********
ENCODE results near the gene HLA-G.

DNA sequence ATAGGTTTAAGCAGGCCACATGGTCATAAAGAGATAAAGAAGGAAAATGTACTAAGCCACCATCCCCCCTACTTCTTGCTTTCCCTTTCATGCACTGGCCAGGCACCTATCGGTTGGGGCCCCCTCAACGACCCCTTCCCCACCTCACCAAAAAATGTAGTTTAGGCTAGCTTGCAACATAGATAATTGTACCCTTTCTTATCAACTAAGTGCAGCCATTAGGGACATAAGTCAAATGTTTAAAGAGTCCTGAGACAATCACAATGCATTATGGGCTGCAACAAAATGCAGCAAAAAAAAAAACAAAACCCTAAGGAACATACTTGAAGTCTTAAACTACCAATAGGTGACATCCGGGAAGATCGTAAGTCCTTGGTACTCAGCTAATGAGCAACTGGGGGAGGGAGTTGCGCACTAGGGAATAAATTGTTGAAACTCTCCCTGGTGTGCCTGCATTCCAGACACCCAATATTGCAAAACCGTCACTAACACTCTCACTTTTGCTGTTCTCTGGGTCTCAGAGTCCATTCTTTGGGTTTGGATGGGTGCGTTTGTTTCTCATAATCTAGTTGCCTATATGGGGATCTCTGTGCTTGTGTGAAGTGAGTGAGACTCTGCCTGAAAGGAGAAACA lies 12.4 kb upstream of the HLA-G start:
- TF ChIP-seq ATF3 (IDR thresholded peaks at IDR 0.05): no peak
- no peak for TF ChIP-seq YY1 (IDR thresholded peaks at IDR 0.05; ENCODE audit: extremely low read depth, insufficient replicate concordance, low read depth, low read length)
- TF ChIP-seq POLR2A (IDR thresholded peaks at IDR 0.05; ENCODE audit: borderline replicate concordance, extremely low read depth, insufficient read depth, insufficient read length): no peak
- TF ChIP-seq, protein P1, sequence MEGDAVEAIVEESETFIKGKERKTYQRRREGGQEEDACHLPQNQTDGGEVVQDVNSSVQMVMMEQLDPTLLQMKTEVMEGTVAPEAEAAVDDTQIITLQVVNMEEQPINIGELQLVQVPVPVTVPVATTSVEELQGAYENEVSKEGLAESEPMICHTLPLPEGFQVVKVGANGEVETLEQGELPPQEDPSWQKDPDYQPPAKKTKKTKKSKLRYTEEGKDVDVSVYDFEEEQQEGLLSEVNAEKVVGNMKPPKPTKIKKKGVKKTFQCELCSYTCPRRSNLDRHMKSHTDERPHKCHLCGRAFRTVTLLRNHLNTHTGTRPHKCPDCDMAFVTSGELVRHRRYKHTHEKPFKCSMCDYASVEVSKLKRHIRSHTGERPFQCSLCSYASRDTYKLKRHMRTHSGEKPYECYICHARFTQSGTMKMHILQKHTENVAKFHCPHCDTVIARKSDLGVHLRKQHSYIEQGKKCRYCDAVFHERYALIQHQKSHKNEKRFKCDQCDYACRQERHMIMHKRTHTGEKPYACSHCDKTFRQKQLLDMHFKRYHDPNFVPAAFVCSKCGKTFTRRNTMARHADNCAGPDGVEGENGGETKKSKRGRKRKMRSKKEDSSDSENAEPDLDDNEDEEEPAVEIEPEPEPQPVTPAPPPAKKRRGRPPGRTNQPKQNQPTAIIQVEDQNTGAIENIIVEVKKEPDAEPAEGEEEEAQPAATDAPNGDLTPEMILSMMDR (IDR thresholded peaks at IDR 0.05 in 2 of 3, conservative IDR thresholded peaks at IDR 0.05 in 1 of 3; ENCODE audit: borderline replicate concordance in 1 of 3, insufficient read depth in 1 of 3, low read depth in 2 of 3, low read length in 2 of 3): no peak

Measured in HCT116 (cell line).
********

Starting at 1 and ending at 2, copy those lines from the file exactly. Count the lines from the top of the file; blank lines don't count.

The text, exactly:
ENCODE results near the gene HLA-G.

DNA sequence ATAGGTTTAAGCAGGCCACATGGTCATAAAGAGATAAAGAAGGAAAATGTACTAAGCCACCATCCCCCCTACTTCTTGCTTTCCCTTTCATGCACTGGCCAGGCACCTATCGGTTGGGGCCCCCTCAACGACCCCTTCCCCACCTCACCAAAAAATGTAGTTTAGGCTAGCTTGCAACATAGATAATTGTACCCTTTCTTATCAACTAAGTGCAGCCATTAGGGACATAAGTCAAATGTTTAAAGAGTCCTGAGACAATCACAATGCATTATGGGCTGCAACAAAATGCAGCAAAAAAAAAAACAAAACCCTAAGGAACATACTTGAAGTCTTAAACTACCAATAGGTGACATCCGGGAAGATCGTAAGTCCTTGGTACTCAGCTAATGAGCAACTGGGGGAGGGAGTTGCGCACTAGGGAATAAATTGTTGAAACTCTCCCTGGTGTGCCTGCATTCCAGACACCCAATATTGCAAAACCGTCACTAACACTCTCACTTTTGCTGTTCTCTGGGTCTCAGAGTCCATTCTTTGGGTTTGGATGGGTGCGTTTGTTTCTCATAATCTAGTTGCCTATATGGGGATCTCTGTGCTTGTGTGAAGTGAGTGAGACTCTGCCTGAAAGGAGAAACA lies 12.4 kb upstream of the HLA-G start: